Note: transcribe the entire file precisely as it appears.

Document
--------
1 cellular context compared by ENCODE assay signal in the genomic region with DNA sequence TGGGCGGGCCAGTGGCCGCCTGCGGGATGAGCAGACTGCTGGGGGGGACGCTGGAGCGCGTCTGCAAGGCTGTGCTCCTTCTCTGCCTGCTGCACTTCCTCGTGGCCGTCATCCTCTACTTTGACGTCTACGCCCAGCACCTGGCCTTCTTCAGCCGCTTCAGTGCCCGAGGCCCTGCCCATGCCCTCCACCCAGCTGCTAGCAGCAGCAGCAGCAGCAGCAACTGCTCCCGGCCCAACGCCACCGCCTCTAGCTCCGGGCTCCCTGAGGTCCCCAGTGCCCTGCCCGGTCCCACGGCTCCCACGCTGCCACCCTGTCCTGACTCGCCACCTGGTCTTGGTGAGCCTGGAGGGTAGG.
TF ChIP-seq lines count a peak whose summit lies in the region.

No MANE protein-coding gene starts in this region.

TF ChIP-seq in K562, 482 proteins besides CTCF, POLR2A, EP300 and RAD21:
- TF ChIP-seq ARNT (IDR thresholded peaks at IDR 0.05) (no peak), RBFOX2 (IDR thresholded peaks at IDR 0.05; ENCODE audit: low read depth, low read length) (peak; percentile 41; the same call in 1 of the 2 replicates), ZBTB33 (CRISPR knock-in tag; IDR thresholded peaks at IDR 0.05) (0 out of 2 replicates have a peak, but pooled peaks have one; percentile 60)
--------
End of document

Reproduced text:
1 cellular context compared by ENCODE assay signal in the genomic region with DNA sequence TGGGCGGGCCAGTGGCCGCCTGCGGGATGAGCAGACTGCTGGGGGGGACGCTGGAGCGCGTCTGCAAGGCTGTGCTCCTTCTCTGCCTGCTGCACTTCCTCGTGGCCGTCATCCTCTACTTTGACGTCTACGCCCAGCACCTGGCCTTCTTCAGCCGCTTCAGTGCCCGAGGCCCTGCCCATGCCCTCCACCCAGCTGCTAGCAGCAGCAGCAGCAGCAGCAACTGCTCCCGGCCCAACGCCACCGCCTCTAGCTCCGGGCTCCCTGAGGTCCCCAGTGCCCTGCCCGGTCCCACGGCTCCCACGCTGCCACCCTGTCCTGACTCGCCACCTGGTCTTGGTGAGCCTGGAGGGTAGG.
TF ChIP-seq lines count a peak whose summit lies in the region.

No MANE protein-coding gene starts in this region.

TF ChIP-seq in K562, 482 proteins besides CTCF, POLR2A, EP300 and RAD21:
- TF ChIP-seq ARNT (IDR thresholded peaks at IDR 0.05) (no peak), RBFOX2 (IDR thresholded peaks at IDR 0.05; ENCODE audit: low read depth, low read length) (peak; percentile 41; the same call in 1 of the 2 replicates), ZBTB33 (CRISPR knock-in tag; IDR thresholded peaks at IDR 0.05) (0 out of 2 replicates have a peak, but pooled peaks have one; percentile 60)